• @ Singlemalt – the problem I have with crafting is, if you’re unable to play much a day, it penalises you, as to reach the top of a profession requires a lot of crafting in most MMOs. So I don’t see how it’ll get you the gear you want fast than say, doing 2 hours of PvP a day?

    @ Railtih – thanks 🙂

    @ Keen – yeah, the loot chest one of the hardest bosses in the game drops should be an afterthought, not the motivation. The motivation being, simply the achievement.

    @ Sylar – I agree, gear shouldn’t be the reason you group with someone, or allow them to come to an instance with you. I think restricitng people to only kill a boss once isn’t a good idea, but I think you should only get the main reward the first time.
    As for PvP, I agree with you – when the best PvPers become stronger, it really starts to suck. It should be roughly equal.

    @ Graktar – I don’t like the idea of giving people in the best gear a huge advantage. It’s tough but it discriminates against newer and more casual players, but the hardcore people who get the best gear first want some advantage because of it. So maybe, I think if they were duelling, and the only difference between the players was gear, the person in better gear should win, say 65% of the time. That’s just my opinion.

  • I personally couldn’t care less about phat lewt but it really helps some people focus and understand character progression. To them character progression without loot or strict levels is kinda vague. (These people include all my brothers, save one) So I would say its not entirely a bad thing and makes it exciting to get random progression bonuses form bosses. In City of Heroes these were in the form of Single Original Enhancements and such but in wow they were blue and purple pauldrons of the drunken boar or whatever. In lotro there is a decent balance (I believe) between loot received from pvp and raiding but the 6 mans are still very much lacking. I have no idea why loot cant be almost as good or at least painted the same color from 6 mans as raiding. As long as the raiding loot is slightly better than the other stuff it’ll motive the loot mongers to go with the non-loot mongers (explorers) and see the spiffy raiding dungeons.

  • oh and I really like epic quests. As long as they are not like Lotro’s class quests (go kill 100 crawlers and get their eyeballs (20 eyeballs at a 1/5 drop rate)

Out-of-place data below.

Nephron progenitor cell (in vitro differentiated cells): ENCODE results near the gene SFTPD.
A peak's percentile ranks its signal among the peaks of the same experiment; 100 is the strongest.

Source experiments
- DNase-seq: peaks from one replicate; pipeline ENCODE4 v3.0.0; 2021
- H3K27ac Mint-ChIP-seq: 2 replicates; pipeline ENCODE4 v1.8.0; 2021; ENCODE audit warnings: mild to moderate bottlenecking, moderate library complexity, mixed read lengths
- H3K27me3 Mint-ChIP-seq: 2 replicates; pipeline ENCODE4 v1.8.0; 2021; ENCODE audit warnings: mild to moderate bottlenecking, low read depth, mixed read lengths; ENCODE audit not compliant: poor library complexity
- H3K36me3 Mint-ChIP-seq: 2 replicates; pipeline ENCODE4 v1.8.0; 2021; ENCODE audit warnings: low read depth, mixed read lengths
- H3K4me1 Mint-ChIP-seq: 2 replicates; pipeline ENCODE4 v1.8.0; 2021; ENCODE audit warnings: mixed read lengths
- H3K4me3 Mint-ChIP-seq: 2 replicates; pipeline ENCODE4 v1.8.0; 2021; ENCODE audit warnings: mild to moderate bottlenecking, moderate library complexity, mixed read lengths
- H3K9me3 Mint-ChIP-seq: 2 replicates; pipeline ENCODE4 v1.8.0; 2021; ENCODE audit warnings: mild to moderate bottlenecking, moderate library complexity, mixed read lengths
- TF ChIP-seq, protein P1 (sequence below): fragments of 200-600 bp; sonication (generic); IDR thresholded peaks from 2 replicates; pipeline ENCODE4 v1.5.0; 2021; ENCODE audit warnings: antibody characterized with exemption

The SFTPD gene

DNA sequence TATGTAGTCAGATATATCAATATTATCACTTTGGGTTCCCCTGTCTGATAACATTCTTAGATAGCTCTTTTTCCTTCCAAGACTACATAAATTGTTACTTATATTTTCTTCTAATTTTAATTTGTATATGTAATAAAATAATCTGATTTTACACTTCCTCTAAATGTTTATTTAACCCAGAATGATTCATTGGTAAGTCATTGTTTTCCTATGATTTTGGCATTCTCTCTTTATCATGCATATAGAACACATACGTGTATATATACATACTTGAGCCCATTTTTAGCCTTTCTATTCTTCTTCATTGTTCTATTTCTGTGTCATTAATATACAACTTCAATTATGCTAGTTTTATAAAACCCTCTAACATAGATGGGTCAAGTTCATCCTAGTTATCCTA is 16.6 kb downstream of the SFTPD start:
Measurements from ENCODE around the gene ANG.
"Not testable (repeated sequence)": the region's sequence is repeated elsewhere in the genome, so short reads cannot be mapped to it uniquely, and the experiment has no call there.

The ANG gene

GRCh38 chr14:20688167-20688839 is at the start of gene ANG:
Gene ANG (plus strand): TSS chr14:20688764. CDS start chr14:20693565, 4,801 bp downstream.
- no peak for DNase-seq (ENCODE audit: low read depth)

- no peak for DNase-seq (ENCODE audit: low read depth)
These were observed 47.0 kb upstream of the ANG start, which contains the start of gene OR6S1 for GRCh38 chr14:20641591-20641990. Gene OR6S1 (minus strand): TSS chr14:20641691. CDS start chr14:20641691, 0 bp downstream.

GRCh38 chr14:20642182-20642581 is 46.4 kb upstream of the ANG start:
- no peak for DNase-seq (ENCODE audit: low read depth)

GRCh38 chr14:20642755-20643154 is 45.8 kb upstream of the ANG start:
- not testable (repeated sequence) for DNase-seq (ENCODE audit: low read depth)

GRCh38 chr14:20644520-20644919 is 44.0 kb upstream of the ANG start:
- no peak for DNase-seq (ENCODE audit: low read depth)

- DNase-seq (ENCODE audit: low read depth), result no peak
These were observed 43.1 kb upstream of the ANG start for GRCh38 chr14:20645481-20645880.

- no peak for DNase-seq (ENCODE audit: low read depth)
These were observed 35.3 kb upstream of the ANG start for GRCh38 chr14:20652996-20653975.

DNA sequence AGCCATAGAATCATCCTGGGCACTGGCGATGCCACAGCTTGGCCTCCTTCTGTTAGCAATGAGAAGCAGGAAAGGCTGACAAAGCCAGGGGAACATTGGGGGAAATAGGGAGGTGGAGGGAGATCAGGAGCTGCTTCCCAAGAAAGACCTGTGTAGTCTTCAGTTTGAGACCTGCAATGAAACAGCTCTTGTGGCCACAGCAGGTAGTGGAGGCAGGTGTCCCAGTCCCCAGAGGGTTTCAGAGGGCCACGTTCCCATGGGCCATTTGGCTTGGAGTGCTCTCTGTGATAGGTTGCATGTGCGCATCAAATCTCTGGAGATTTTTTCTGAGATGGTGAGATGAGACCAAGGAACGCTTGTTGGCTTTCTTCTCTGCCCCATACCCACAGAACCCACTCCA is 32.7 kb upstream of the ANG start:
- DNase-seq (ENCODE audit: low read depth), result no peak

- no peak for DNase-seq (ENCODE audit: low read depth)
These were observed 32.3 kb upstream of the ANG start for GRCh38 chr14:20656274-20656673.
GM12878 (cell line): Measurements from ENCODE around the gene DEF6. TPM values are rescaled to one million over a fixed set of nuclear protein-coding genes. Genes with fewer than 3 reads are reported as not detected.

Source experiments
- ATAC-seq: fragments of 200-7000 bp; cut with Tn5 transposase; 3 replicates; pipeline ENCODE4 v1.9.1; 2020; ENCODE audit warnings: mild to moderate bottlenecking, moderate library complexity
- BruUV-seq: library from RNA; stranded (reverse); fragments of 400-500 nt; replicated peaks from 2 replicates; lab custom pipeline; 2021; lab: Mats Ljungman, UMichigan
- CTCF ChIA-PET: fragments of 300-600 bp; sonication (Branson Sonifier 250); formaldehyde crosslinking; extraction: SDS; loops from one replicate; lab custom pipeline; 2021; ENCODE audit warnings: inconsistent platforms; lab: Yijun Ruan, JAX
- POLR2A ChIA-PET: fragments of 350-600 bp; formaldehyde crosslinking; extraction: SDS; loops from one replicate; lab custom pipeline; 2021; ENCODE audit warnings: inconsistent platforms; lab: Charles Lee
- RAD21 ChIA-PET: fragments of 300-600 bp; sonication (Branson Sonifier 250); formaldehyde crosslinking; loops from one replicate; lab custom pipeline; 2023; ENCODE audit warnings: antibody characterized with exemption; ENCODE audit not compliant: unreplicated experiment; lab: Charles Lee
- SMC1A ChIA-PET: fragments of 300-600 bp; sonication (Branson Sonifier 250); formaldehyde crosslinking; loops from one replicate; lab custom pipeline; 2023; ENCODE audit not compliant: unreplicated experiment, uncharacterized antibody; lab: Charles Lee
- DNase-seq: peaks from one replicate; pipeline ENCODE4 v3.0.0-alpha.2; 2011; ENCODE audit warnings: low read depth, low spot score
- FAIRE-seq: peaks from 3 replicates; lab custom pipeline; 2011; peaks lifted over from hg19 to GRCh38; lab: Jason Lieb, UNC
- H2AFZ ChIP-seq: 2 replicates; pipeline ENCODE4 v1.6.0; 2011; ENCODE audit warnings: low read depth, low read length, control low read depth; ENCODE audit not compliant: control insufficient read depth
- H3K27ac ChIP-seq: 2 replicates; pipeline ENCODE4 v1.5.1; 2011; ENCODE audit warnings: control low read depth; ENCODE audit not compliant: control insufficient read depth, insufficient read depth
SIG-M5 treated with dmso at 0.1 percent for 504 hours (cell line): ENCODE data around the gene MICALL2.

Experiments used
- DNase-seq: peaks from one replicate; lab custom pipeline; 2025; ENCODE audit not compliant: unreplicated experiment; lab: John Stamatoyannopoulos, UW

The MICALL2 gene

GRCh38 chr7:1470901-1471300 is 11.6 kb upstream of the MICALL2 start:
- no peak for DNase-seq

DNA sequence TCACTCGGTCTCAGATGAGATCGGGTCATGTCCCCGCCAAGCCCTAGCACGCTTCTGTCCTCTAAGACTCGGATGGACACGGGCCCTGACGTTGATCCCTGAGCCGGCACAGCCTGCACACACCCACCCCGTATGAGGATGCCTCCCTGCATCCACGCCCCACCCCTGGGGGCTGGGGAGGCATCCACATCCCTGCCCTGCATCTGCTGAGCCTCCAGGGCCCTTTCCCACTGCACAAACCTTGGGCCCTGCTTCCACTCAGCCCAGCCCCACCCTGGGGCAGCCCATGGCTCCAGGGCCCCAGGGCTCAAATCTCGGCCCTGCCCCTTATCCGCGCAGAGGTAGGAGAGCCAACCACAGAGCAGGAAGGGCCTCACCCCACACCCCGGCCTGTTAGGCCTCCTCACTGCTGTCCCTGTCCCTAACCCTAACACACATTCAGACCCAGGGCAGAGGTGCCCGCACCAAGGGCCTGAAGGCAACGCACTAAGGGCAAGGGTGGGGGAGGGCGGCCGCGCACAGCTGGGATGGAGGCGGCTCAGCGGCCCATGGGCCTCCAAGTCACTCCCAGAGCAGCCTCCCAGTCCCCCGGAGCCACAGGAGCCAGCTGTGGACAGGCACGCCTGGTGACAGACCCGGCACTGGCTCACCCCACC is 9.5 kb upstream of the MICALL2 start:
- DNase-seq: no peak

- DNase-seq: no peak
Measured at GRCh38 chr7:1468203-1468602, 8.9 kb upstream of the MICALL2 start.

• Lotro does do a good job with rewards for its book chapters and boss kill quest rewards. Everyone who has the quest gets the loot and only has to do the dungeon successfully once. No repetition for recyclings sake.

  • As far as crafting goes I think it should be an adventure.. not a queue, and its ok if crafting goods are just as good or slightly worse but not if they are better because then your sending the message that thats the focus of your game. ok I’m done commenting sorry for making lots of time stamps 😛

  • What do you guys think about removing the “no drop”/bind on equip requirement from loot? Then, even if crafters didn’t produce the best loot, but could produce money to buy that loot, all you’d have to do is figure out how to get crafters/gatherers to make money; you wouldn’t have to balance the itemization.

    It’s not that I prefer raiding over crafting, it just seems that balance is a tough pill to swallow and that using an economy, things might work themselves out. In commenting on these posts, I’ve found that my game seems to involve less participation by the developers and more by the players, and allowing all items to be freely used, reused, and traded might not be a bad thing (especially if the raids are instanced, so the market couldn’t be cornered for items).

  • I largely agree with your assessment – IMO, gear *quality* should play a pretty minor part in how your character performs, especially in a game that has any kind of PvP at all. You should still be able to choose gear that enhances certain elements of your character, but actually getting that gear should be trivial.

    A fundamental question that seems to be forgotten is this: “would people engage in this activity voluntarily if it didn’t provide rewards that enhanced their character’s power?” The answer in the case of WoW’s treadmill-style endgame activities is pretty obviously “no” from my perspective, and this is an issue that needs to be worked on for future games.